His adroit and often matter-of-fact descriptions are very satisfying in describing some of his characters. "The Digger was Marcello Ulina, a loose limbed man with a long face that grinned on its own. Doctors had told him that the nerves and muscles, not the devil, made his face happy. A priest agreed and splashed him with holy water." In these finely tuned descriptions, we not only understand the vision of the character, but we also understand how they relate to the neighborhood. In describing Philomena Matruzzo, not only do we understand where she has been, but where she might be going when he says, "When Philomena Matruzzo, the strong, contented woman whom Lucia Burgundi envied and respected, got off the boat in 1903, she had no baby and one husband. A year later she had one baby and no husband." These characters carry the weight of the neighborhood struggles, crime, and the life in this evolving world. 

The threads of plot and connections in the story are innovative and connective. Amazingly, this novel arcs across time, there are connections and story elements that connect one generation to another. This is more than just a mob book, this is a sweeping vision of family, connection, crime, and people who made their lives around generations of tradition, crime, and money. Gaudioso knows a thing or two about mob families and history, serving as a New York law enforcement officer, he spent five years in the investigation resulting in the arrest of forty Gambino Family members. This is a brilliant, poignant, and well-crafted debut novel.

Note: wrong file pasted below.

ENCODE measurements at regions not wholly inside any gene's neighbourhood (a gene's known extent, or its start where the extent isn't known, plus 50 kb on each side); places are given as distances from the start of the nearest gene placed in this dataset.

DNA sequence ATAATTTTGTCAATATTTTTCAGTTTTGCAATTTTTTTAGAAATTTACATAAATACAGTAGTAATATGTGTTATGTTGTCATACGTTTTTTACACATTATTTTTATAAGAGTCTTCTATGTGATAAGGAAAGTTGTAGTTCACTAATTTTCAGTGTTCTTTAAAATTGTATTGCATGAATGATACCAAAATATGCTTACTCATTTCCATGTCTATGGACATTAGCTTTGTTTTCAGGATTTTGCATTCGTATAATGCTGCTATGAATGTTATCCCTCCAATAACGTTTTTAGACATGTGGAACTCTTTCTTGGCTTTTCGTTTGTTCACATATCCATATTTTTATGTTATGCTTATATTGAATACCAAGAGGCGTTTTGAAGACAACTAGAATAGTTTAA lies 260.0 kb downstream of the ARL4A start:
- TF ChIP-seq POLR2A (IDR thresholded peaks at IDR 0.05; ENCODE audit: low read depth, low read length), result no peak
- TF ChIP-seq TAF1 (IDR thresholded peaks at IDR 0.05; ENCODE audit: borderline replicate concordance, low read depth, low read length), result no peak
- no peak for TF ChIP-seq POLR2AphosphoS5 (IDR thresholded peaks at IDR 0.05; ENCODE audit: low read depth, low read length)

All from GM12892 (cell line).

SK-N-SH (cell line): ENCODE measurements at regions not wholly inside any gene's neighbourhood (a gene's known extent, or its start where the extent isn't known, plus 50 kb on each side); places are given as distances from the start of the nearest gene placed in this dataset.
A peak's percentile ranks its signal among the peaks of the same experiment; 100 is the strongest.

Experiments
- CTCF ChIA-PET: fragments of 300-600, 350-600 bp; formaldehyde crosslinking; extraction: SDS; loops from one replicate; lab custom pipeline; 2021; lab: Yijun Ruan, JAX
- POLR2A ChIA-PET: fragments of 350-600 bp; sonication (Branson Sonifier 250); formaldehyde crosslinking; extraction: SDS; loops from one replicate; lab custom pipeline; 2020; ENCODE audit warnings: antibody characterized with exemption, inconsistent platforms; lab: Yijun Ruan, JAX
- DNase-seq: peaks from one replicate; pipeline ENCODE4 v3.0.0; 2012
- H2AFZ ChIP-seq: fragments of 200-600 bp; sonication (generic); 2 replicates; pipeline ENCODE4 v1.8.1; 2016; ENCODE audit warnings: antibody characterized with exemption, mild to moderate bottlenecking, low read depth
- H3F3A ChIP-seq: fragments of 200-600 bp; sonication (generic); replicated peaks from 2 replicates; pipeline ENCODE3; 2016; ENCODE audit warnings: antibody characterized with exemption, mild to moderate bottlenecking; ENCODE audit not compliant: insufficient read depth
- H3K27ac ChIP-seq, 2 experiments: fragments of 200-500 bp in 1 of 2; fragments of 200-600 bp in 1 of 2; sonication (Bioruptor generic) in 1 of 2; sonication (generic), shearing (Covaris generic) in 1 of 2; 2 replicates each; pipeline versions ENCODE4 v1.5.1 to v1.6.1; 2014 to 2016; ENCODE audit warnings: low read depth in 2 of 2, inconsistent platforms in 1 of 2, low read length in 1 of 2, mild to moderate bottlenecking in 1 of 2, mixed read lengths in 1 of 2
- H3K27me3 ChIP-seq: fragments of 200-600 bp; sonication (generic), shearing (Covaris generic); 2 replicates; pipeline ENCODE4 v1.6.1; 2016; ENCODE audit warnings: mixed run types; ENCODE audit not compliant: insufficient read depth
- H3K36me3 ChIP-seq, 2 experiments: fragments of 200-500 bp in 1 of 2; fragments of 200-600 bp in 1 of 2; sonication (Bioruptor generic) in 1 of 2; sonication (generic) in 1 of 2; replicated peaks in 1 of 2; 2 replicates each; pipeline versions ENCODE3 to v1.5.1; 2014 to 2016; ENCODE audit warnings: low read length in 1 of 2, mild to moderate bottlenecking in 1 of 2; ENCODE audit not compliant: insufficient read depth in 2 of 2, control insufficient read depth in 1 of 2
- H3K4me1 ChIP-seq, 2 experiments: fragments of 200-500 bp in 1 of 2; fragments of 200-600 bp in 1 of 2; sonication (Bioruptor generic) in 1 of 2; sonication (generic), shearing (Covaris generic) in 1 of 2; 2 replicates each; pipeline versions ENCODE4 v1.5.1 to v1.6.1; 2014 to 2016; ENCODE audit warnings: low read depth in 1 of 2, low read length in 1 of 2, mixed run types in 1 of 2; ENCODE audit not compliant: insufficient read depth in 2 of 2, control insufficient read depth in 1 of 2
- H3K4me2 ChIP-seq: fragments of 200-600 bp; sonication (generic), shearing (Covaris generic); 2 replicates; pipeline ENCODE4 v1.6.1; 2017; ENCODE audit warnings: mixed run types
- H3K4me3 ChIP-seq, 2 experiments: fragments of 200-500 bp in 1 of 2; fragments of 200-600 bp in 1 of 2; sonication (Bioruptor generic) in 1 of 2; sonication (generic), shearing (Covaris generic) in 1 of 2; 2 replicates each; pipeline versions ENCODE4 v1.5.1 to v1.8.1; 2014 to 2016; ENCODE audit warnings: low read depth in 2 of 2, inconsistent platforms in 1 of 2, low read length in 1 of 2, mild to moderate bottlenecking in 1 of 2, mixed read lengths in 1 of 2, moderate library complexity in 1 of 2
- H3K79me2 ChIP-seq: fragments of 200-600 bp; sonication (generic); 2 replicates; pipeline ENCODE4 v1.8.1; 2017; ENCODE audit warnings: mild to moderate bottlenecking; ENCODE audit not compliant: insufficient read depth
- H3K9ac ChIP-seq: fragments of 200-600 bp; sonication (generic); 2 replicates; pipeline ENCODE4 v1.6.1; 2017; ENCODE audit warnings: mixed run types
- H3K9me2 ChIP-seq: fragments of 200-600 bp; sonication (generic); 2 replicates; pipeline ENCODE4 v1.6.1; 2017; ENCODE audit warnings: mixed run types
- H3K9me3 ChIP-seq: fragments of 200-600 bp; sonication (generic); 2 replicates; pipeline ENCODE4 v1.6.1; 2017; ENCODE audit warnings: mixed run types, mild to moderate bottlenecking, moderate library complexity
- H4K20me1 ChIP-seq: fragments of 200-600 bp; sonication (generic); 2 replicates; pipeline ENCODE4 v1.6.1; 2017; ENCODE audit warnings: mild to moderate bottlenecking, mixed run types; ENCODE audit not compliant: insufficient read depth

Wednesday, September 13, 2017

Book Review: Chasing Coyotes: Accounts of Urban Crises

Chasing Coyotes: Accounts of Urban Crises
Debora Martin 
Atlas Publishing / 2017
ISBN / Kindle Verison / 190 Pages

Chasing Coyotes is based on Debora Martin interaction with coyotes over the course of the last ten years. Her experience interacting with this canine is relevant as urban edges have encroached into more and more habitat. 

Coyotes move into communities for a variety of reasons. In some cases, they are moved or relocated due to development or habitat change. As a result, these adaptable relatives of the wolves can start off as a curiosity and end up being a significant menace. Martin uses her personal stories to share how these hunters move into communities and begin to pray on house pets and other neighborhood animals. Eventually, it is their habits and their adaptability that makes them so hard to manage in an urban setting. As the coyotes become more and more brazen, they also become more protective of their territory, their dens, and eventually their litters. 

The personal narratives in this book are interesting and helpful in fighting off a coyote issue in a community. And while most of her experience is on the West Coast, it still seems very helpful and useful regardless of where you live. Where the book becomes helpful is when she taps into studies and researchers to help expand the scope of urban incursion.